Archive for Monday, February 16, 2004

Dean denies he’s ready to bow out

February 16, 2004


— Even as he campaigns across Wisconsin, a conflicted Howard Dean is weighing how -- and whether -- to abandon his presidential campaign in the face of another likely defeat, senior campaign aides said Sunday night.

But don't be surprised if he keeps on campaigning.

The former Vermont governor is torn between recognition of his campaign's grave circumstances and the allegiance he feels toward supporters who have urged him to soldier on, several campaign insiders say. Dean initially said Wisconsin would be a do-or-die test for his candidacy, but more recently he insisted that he would keep his options open, even if he loses as badly as opinion polls suggest.

Surveys have shown Sen. John Kerry of Massachusetts, the national Democratic front-runner, with a commanding lead in Wisconsin, and Sen. John Edwards of North Carolina vying strongly for a second-place finish ahead of Dean.

Advisers said Sunday that there is near unanimity among campaign strategists that Dean should drop out if he fails to manage a surprise victory Tuesday.

Summing up their sentiment, one said, "We got in this to win, and we're not going to win." But that aide and others said the governor has not yet come to that conclusion and continues to mull whether he can still campaign in some form -- even if it consists of nothing more than making a handful of appearances in the states that vote March 2. Among them are giants California, New York and Ohio.

"I'm not sure he even knows how he's going to do it, if he does do it," a top strategist said.

Advisers who favor Dean's exit from the race said they were loath to push the candidate too hard since, as one of them put it, "He'd probably just do the opposite."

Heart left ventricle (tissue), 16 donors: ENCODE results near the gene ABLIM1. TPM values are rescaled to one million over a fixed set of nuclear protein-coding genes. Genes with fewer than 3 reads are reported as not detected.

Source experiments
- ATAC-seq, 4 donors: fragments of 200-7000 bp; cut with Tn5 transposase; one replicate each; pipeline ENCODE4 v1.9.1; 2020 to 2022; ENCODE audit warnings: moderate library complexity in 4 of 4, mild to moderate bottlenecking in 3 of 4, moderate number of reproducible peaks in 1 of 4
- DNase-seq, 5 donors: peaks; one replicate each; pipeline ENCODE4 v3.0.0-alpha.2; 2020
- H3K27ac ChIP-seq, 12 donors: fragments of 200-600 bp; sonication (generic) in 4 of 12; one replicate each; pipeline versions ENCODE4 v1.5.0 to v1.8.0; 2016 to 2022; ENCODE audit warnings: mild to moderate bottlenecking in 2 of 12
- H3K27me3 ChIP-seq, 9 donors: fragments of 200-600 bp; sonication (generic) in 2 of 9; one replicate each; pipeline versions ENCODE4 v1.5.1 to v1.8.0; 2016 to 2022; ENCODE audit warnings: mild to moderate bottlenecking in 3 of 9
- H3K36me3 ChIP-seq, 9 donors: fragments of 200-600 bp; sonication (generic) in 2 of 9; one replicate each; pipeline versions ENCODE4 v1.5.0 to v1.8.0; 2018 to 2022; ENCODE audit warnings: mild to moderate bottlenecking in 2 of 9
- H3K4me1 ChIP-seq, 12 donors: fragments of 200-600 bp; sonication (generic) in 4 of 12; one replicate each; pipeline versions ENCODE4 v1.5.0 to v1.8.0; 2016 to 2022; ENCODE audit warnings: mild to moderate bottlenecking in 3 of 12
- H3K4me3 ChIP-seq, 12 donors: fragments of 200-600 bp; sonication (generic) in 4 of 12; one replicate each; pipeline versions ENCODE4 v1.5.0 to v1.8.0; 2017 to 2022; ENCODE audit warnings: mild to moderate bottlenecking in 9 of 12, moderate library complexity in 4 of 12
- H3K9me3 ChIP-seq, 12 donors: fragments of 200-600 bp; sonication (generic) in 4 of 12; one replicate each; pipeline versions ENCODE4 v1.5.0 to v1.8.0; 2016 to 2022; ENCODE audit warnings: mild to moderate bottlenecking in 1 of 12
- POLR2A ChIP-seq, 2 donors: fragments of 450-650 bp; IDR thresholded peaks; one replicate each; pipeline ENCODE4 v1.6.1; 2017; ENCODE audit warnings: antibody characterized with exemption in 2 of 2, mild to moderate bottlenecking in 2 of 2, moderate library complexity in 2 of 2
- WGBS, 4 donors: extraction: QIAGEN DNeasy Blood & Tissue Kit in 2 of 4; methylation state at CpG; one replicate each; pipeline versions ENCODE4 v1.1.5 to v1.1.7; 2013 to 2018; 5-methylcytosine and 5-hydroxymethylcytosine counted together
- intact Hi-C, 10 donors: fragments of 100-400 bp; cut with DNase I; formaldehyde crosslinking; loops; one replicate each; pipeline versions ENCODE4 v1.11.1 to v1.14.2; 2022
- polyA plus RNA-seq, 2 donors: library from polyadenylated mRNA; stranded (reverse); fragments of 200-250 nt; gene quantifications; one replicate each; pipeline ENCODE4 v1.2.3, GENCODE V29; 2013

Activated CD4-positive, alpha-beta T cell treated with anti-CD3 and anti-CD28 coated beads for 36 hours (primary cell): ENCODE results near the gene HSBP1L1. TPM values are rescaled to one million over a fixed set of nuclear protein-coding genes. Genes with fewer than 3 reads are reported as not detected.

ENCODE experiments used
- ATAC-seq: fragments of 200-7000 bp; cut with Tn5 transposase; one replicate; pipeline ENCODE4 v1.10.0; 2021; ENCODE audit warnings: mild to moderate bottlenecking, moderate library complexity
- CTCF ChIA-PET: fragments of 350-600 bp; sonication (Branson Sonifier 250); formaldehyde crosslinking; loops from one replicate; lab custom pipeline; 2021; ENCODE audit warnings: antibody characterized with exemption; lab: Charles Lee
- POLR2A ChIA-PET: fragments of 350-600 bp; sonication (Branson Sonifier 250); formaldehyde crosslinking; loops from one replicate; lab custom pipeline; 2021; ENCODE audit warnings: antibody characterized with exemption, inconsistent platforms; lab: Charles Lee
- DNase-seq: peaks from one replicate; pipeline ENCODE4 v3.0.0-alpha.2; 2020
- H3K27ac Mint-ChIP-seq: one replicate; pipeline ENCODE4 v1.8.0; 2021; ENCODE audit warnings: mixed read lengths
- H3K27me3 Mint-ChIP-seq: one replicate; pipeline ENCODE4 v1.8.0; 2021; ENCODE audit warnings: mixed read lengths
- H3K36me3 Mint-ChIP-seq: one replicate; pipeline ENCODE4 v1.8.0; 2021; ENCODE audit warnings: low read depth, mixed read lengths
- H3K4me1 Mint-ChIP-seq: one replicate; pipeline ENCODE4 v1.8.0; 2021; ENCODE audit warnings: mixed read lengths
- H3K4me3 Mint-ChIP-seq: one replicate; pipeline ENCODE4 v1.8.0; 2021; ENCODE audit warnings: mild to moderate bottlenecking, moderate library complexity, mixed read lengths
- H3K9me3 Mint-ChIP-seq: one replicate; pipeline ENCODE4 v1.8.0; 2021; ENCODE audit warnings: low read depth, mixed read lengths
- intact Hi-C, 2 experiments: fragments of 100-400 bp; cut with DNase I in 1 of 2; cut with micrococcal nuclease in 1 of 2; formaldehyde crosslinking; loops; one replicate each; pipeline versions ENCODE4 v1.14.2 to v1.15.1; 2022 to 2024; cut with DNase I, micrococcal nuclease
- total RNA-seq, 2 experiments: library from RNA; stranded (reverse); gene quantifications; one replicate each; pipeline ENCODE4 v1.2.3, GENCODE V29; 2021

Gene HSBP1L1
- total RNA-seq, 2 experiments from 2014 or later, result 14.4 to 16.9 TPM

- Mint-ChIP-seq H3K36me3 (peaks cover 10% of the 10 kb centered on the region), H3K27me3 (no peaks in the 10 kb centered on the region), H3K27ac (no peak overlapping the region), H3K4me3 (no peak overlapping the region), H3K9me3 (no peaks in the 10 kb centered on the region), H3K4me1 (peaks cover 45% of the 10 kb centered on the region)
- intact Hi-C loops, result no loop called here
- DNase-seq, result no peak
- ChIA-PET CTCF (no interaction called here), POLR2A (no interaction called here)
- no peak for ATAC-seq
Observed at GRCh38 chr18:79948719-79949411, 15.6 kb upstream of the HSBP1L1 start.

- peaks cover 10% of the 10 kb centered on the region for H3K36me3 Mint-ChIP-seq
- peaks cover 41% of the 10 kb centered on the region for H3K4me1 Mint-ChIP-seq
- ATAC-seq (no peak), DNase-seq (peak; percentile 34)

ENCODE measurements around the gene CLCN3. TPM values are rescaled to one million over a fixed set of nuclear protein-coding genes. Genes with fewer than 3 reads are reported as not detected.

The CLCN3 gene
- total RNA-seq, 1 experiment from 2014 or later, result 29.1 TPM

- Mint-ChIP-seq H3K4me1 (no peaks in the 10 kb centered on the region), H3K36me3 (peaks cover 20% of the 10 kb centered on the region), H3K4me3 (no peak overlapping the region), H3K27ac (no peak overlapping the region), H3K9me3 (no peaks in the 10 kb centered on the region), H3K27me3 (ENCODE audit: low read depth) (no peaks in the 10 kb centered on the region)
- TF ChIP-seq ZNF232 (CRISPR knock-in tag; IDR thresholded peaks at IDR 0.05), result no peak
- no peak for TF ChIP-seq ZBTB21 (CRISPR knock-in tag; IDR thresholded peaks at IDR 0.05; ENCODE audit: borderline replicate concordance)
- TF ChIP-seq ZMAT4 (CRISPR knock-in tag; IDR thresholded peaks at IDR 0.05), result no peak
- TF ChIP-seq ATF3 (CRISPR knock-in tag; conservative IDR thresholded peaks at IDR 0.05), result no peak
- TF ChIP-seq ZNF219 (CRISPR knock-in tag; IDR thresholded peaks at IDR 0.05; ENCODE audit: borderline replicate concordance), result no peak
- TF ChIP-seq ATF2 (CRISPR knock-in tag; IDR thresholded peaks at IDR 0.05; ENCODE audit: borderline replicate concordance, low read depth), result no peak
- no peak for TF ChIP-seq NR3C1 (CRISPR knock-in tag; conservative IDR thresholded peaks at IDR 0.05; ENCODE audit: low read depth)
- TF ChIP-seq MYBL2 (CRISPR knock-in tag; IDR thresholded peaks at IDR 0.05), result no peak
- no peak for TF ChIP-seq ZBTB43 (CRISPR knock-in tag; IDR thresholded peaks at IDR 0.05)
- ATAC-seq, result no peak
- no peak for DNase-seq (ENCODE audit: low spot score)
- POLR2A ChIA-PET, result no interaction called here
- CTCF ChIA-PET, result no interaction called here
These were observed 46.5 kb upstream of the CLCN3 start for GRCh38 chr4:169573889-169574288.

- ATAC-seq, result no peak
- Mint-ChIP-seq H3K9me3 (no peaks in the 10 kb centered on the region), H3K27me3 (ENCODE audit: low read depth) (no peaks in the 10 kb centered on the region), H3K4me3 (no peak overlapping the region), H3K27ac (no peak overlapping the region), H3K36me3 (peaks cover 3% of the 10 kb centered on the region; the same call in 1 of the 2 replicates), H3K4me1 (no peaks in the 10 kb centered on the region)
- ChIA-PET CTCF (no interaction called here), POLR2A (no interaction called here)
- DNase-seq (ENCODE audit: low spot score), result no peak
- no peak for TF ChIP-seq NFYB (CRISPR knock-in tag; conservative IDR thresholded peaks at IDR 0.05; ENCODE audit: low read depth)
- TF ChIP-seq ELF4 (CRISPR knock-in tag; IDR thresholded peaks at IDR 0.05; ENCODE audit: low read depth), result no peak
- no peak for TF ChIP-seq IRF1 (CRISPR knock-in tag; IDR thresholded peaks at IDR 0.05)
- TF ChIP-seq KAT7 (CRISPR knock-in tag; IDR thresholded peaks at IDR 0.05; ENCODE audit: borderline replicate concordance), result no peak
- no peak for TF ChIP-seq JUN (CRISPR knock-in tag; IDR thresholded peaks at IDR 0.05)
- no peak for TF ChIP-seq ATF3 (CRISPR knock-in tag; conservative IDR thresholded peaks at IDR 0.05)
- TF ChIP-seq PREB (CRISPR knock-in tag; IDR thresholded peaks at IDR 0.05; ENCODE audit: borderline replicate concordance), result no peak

Another top strategist said of Dean, "He feels like both for his supporters and himself he has a commitment to hang in there a little big longer. He's not naive about the situation. ... But he says, 'I've gone this far. Maybe I should let my voice be heard another two weeks."'

Dean has repeatedly changed his public stance about his plans, first sending an e-mail to supporters stating that a loss in Wisconsin would "put us out of this race." Then he told reporters last week that he would continue campaigning, whatever the results Tuesday.

A senior aide said Sunday night that Dean has been "going back and forth daily" on whether to stay in the contest. But he said the candidate may decide to drop out if Tuesday's results are particularly discouraging.

Fresh speculation about Dean's intentions was fueled earlier in the day when the national chairman of his campaign, Steve Grossman, told the Associated Press that he thought Dean had accepted the inevitability of Kerry's victory and was all but resigned to quitting the race after Tuesday night.

But Dean adamantly denied that an hour later.

"We're in, no matter what," he told Wisconsin Public Television.

Dean blamed the "confusion" on "people writing the stories that don't know what they're talking about. We're not dropping out after Tuesday. Period."

The turmoil reflected how both Dean and his aides are agonizing over what could be the death throes of his once white-hot campaign.

His staffers "are all giving him space," said one of his longest-serving strategists. "We're going to let Howard Dean make this decision." For now, Dean has no campaign events planned after Tuesday appearances in Wisconsin. He is scheduled to fly home to Burlington, Vt., that night, where, he told reporters, he wanted to "regroup."

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